The first section talks about the overall maintenance of your home. The second talks about items that you will most likely need to install if you are getting a loan.

The third section focuses more on repairs that should be made. The fourth and fifth sections are less about your home and more about preparation you can do for the appraiser.

So without further ado, let’s dive right in.


One of the key factors that determine value in an appraisal is the condition of your home. The condition is something that every appraiser looks for on every home appraisal inspection.

Curb Appeal

What this means is that your home should look like you take care of it.

Although you may not have the newest and greatest finishes, the condition of your house can go a long way.

I have seen homes with dated finishes sell for similar prices as updated homes in the same area.

Why? Because the owners of the homes with dated finishes took care of them while the others did not.

That means, do some maintenance, clean up the house, and do some landscaping every once in awhile.

Here are some of the things you can do as far as maintenance goes:

  • Clean the house
  • Remove clutter
  • Mow the lawn
  • Do a little landscaping
  • Improve curb appeal
  • Touch up paint
  • Update old fixtures
  • Remove outdated decor


There are certain items lenders need to know your home has depending on the type of loan you are applying for.

If you are not trying to get a loan, then these are still important but probably not required.

If you are applying for a loan, then these are things that you will most likely need installed and working.

  • Smoke detectors
  • Carbon monoxide monitors
  • Strapped water heater
  • Security system (If you have one)
  • Appliances installed and working



Repairs are a subset of maintenance, but I split them out because they take a little more money and time.

Like I said before, one of the key contributing factors to an appraisal value is the condition of your home.

This means repairs are always necessary if you want to get the most value for your property.

They may take a contractor and a small budget, but if you don’t fix them, in most cases, they will only get worse over time.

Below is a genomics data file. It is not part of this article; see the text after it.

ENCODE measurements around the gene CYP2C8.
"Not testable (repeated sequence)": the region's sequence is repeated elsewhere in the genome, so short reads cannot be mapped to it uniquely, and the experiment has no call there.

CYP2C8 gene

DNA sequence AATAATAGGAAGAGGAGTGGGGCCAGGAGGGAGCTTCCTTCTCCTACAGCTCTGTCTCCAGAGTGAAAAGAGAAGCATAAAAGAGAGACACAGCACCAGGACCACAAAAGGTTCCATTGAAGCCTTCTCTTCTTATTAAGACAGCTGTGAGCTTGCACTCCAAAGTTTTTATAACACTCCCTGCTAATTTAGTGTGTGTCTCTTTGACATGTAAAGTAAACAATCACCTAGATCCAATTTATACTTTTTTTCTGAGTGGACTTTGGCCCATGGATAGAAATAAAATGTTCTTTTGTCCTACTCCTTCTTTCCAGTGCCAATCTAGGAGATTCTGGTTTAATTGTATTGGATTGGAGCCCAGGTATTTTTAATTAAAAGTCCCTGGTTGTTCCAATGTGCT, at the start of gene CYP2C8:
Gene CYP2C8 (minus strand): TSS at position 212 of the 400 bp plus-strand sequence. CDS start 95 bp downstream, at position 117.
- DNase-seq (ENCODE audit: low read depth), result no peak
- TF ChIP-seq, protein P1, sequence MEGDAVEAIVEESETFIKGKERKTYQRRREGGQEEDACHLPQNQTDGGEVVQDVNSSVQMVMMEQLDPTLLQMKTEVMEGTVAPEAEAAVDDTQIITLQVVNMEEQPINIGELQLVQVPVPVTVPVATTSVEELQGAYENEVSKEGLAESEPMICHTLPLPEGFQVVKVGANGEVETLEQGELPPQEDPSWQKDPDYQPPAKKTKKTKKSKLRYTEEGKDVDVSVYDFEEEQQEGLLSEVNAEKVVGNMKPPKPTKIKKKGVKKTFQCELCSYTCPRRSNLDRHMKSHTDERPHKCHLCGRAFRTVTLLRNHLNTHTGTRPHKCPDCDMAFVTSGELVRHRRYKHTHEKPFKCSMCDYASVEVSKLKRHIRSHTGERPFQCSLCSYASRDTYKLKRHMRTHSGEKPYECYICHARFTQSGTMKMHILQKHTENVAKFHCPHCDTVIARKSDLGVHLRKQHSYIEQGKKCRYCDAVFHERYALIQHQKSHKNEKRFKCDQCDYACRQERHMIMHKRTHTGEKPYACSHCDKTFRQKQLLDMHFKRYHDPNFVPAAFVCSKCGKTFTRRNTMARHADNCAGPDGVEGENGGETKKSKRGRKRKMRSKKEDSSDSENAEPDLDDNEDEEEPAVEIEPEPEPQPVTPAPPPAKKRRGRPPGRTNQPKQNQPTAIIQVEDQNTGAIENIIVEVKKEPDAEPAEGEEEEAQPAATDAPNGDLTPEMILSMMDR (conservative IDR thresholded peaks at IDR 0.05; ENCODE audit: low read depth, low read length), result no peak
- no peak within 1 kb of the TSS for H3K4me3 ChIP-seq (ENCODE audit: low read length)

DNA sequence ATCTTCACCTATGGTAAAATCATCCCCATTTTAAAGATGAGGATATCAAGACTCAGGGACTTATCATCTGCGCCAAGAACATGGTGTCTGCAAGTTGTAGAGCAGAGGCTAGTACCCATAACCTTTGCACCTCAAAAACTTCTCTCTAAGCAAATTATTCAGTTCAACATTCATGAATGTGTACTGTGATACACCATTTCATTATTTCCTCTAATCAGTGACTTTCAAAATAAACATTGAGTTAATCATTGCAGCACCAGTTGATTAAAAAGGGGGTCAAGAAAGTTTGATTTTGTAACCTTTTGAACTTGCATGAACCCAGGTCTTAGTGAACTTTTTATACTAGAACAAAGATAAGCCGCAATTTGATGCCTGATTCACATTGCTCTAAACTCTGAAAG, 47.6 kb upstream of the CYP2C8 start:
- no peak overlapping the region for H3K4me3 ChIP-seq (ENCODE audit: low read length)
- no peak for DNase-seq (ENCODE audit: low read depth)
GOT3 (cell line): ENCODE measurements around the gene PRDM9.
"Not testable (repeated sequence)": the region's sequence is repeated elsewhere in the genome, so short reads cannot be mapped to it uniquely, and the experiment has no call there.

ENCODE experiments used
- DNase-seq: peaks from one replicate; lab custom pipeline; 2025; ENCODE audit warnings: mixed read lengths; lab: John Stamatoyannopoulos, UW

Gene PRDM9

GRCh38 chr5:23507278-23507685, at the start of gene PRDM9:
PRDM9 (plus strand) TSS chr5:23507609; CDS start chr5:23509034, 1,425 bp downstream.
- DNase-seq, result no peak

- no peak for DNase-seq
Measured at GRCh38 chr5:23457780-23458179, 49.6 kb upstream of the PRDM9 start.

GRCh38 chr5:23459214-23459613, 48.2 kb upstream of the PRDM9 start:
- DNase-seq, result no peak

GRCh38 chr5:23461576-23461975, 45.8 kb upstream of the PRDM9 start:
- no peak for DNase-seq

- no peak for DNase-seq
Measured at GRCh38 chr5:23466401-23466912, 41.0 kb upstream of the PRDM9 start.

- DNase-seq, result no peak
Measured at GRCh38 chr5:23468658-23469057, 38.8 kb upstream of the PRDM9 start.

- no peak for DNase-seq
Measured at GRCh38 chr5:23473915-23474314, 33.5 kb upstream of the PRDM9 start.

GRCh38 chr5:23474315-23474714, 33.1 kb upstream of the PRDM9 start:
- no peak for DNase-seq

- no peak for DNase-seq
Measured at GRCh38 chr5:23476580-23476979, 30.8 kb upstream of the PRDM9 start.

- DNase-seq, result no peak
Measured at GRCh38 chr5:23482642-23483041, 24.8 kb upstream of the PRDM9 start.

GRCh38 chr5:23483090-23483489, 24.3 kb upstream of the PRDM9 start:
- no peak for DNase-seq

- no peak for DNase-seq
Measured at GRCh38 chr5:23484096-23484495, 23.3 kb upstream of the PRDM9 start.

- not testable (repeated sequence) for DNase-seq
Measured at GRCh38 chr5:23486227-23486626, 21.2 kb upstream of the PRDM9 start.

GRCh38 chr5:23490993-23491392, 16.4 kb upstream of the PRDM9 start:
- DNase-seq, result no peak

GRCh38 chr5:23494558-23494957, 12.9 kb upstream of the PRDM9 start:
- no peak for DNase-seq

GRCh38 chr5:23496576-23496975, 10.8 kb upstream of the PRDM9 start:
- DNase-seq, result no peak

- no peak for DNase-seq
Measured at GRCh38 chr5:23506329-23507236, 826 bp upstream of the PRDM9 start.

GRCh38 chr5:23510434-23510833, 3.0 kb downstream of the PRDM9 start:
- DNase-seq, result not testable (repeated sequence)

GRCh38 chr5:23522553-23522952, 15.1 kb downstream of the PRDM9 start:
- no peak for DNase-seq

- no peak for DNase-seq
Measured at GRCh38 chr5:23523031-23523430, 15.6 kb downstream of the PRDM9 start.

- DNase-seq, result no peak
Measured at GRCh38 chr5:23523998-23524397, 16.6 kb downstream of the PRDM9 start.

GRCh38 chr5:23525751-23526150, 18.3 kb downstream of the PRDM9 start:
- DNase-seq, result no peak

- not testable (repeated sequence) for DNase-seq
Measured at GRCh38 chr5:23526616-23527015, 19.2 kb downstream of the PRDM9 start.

Look at the list below and fix whatever applies in your situation.

The first three are the most important, but these all need addressing if you want a higher value for your home.

  • Roof leaks
  • Damaged flooring
  • Wall cracks
  • Damaged drywall
  • Damaged stucco
  • Peeling paint
  • Any other visible damage

Information Prep

Preparing any and all information you have about your property is a great way to help out the appraiser.

Having info that the appraiser might not have, also ensures that the value is as accurate as possible.

Appraisers have access to the local MLS and public records, but many times the data is not correct.

Changes like additions and improvements can be things that we wouldn’t know about.

While we do our best to be as accurate as possible, having the correct data makes it easier on everyone.

Here is some of the data that can be helpful to us:

  • List of recent improvements (Last 15 years) with estimated prices and dates
  • Copies of previous appraisals or sketches
  • HOA information
  • Known inconsistencies in data
  • Unpermitted additions
  • Easements or encroachments
  • Positive neighborhood traits (Recreational areas, schools, public transportation, etc.)
Free Bonus: Click here to get access to a free checklist that clearly lays out the items from this post in an interactive (And PDF) checklist.


These last three things on the list are to make the inspection easier when the appraiser comes.

The appraiser needs access to all the rooms in the home, including bedrooms and bathrooms. We need to take photos so once again, make sure you clean up a little!

Appraisers also need to be able to get around the entire perimeter of the home. This is so that they can measure and take photos.

I love dogs, but many people don’t. If you have an aggressive dog, make sure to contain it somewhere while the appraiser is there.

  • Make sure all rooms of the house are accessible
  • Make sure the appraiser can get around the entire perimeter of the house
  • Contain dogs somewhere if they are aggressive

Have you ever had an appraisal done on your home? Did it go as expected? Would it have helped to know these things before the appraisal?

Did you use this home appraisal checklist for your appraisal?

Let us know in the comments below!

Real Estate Appraisal Forms

Real Estate Appraisal Forms Cover

For homeowners or clients who have limited knowledge of appraisals, here is a list of the different types of appraisal forms that us appraisers typically use. While some of these forms do not apply to every property, these are the typical real estate appraisal forms used by most appraisers in most situations.

Residential Property Forms

Appraisal forms can be divided into a few categories, but the main two are residential and commercial forms. Residential forms are used for residential properties.

Properties that are considered residential properties include: single family homes, condominiums, mobile homes, and 2-4 unit properties.

Interior and Exterior Inspection Forms


The 1004 form is probably the most common and widely used appraisal form for residential appraisers. That is because it is the form for single family residential properties.